Does honey have iron?

Although honey has only 0.42 mg of iron per 100g, a tbsp of honey a day, as part of a well-balanced diet, may help increase serum iron levels by 20%!

How much iron do we need a day?

The recommended daily intake of iron is 18 mg and 8 mg for women and men, respectively.

Women require much higher doses of iron, as they lose high amounts during the menstruation period. Furthermore, pregnant women require 27 mg of iron a day! Hence, many women may benefit from taking iron supplements. On the other hand, women older than 51 years require only 8 mg of iron.

The human body recycles iron. But, we lose a certain amount of iron every day, which we have to replenish.

You can find a wide variety of iron supplements at unbeatable prices on iHerb.

In any case, you should always consult your healthcare provider before taking any supplement. Getting high dosages of iron for a long time may cause adverse effects.

How much iron in honey?

It’s a common belief that honey is rich in iron. Actually, honey contains small amounts of iron. Honey has 0.42 mg of iron per 100g. A tbsp contains only 0.088 mg of iron. This dose is about 0.5% of the recommended daily intake! Hence, we can’t depend on honey to meet our daily needs.[1]

Honey may raise iron levels

Although honey isn’t particularly rich in iron, it seems to have a huge effect on iron levels. According to a study, serum iron levels increased by 20% when people consumed honey during the day![2]

Most noteworthy, honey significantly increased the antioxidant status of the body. For instance, although honey has no vitamin A or vitamin C, it increased blood vitamin C concentration by 47% and beta-carotene by 3%!

What’s the best time to consume honey to increase iron levels?

First, as honey is almost 100% sugar, the best time to consume honey is in the morning. The body stores most sugar as muscle glycogen, instead of body fat.

Additionally, antioxidants in honey are more beneficial when consumed at breakfast. They protect us from oxidative stress due to air pollution, sunlight, or smoking.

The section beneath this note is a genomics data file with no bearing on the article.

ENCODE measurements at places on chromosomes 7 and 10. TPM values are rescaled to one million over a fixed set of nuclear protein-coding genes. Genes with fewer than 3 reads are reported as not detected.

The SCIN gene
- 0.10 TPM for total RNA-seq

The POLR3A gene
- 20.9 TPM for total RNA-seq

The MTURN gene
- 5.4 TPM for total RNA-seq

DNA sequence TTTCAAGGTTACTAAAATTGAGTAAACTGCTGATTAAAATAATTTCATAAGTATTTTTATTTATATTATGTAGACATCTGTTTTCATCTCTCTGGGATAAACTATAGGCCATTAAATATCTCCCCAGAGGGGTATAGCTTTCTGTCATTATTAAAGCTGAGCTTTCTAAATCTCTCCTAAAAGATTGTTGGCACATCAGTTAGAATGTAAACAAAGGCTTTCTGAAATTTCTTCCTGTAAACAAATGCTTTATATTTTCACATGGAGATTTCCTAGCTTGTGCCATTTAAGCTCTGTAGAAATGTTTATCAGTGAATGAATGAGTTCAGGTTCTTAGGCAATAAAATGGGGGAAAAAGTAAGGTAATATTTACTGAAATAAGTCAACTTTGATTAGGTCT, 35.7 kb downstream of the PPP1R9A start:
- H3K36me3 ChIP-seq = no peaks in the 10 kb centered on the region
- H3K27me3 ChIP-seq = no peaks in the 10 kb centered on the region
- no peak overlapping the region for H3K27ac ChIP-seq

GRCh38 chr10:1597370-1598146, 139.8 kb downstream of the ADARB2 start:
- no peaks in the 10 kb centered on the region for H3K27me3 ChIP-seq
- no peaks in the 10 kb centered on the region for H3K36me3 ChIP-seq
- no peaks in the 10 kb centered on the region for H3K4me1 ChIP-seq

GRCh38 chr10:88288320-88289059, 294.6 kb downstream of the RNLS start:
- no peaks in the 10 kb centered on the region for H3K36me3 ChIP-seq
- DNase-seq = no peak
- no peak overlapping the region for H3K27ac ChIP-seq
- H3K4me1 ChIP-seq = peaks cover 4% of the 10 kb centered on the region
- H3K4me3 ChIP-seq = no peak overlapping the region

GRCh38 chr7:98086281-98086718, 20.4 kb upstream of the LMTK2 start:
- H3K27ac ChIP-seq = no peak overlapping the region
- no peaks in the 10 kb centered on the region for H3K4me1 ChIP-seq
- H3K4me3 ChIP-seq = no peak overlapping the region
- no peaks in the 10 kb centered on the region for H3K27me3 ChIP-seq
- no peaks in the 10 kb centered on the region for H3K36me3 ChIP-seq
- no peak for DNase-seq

Also, you could eat honey with other iron-rich foods at breakfast in order to boost serum iron levels in the morning. Common iron-rich foods eaten at breakfast are:

  • whole grain bread
  • oatmeal
  • seeds
  • nuts (e.g. almonds)
  • avocado or
  • fruit marmalade

Actually, there are many plant-based foods high in iron!

Health benefits of iron

Iron is an essential trace element. We have to get it from food. The human body can’t synthesize it.

Iron is vital for good health, as it’s a key component of hemoglobin. Hemoglobin is a protein of red blood cells that transfers oxygen from the lungs to the tissues.

Furthermore, iron supports muscle metabolism and healthy connective tissue.

Also, iron is crucial for energy metabolism, cellular functioning, physical growth, neurological development, and synthesis of some hormones, amino acids, and collagen.[3,4]

Unfortunately, iron deficiency is the most common nutritional deficiency worldwide. In fact, iron deficiency may cause side effects like gastrointestinal disturbances, impaired cognition, weakened immune function, fatigue, and low body temperature. Most noteworthy, iron deficiency during pregnancy increases the risk of premature delivery, and miscarriage.[5]

Health benefits of honey

Honey has potent antibacterial, anti-inflammatory and antioxidant properties. It’s particularly high in phenolic and flavonoid compounds. So, it is believed to play a beneficial role in certain inflammatory diseases, such as cancer, cardiovascular diseases, diabetes, arthritis, as well as neurodegenerative diseases.[5,6,7,8]

Furthermore, honey may be beneficial for gastrointestinal tract disorders and gut microbiota, due to its probiotic properties! Healthy gut microbiota has been linked to increased metabolism and a better immune system.

In fact, honey is considered a functional food with therapeutic and preventive properties.

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